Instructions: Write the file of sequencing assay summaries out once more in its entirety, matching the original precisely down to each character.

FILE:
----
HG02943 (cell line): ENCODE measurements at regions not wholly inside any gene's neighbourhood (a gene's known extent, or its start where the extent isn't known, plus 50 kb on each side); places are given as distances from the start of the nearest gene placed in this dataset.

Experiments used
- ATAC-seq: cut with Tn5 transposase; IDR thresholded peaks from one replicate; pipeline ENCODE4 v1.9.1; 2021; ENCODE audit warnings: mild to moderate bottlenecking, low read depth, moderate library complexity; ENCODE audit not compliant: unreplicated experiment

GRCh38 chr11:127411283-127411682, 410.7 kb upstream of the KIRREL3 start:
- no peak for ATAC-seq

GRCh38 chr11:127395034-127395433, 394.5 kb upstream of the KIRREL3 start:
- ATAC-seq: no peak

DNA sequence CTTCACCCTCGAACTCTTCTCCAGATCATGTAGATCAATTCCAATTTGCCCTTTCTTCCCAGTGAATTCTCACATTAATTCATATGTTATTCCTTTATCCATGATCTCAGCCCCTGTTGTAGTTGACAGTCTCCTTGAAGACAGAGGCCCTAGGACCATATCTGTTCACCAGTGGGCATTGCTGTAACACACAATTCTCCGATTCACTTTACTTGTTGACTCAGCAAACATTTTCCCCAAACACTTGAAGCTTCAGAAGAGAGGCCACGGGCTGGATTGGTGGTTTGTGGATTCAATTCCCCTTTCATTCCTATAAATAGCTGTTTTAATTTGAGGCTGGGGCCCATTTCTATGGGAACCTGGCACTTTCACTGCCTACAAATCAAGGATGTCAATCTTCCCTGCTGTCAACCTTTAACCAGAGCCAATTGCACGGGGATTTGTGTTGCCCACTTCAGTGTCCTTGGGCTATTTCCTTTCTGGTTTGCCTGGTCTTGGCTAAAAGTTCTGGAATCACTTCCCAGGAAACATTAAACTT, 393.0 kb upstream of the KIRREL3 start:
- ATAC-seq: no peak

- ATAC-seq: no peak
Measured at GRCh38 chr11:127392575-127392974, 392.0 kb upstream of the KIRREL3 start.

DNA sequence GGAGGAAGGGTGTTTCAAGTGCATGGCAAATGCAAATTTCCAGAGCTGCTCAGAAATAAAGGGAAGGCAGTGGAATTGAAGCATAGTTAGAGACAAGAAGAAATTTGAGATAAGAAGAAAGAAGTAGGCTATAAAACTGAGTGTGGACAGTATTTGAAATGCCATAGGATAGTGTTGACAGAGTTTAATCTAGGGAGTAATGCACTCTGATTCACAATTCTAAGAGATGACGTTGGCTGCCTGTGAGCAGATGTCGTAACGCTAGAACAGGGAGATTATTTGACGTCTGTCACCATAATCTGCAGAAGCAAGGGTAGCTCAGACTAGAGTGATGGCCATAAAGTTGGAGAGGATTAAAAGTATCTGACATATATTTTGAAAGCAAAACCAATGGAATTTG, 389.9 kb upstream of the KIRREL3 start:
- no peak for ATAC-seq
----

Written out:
HG02943 (cell line): ENCODE measurements at regions not wholly inside any gene's neighbourhood (a gene's known extent, or its start where the extent isn't known, plus 50 kb on each side); places are given as distances from the start of the nearest gene placed in this dataset.

Experiments used
- ATAC-seq: cut with Tn5 transposase; IDR thresholded peaks from one replicate; pipeline ENCODE4 v1.9.1; 2021; ENCODE audit warnings: mild to moderate bottlenecking, low read depth, moderate library complexity; ENCODE audit not compliant: unreplicated experiment

GRCh38 chr11:127411283-127411682, 410.7 kb upstream of the KIRREL3 start:
- no peak for ATAC-seq

GRCh38 chr11:127395034-127395433, 394.5 kb upstream of the KIRREL3 start:
- ATAC-seq: no peak

DNA sequence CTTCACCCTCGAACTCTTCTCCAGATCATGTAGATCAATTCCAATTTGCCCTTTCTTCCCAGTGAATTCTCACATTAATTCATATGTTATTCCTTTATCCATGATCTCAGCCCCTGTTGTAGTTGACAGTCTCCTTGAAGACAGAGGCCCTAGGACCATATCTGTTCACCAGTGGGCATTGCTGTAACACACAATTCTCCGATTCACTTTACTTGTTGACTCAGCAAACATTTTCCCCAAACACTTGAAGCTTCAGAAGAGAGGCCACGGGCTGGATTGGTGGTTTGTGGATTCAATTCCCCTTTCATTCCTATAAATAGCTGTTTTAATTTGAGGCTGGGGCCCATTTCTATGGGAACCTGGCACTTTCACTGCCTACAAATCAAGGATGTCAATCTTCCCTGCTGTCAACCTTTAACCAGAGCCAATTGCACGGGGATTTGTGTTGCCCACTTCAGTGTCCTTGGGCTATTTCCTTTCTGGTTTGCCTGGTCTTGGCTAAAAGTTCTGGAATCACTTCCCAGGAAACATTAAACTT, 393.0 kb upstream of the KIRREL3 start:
- ATAC-seq: no peak

- ATAC-seq: no peak
Measured at GRCh38 chr11:127392575-127392974, 392.0 kb upstream of the KIRREL3 start.

DNA sequence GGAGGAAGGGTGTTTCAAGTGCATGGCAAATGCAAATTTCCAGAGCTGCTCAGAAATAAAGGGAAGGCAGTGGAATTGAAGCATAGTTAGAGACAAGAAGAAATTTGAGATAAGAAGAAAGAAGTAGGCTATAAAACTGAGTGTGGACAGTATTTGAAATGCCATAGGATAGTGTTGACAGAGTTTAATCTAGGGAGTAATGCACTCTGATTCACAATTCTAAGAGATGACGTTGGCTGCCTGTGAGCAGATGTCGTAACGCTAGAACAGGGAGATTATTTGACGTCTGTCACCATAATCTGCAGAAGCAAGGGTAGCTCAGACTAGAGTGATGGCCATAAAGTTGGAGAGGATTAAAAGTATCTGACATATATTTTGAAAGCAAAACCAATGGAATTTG, 389.9 kb upstream of the KIRREL3 start:
- no peak for ATAC-seq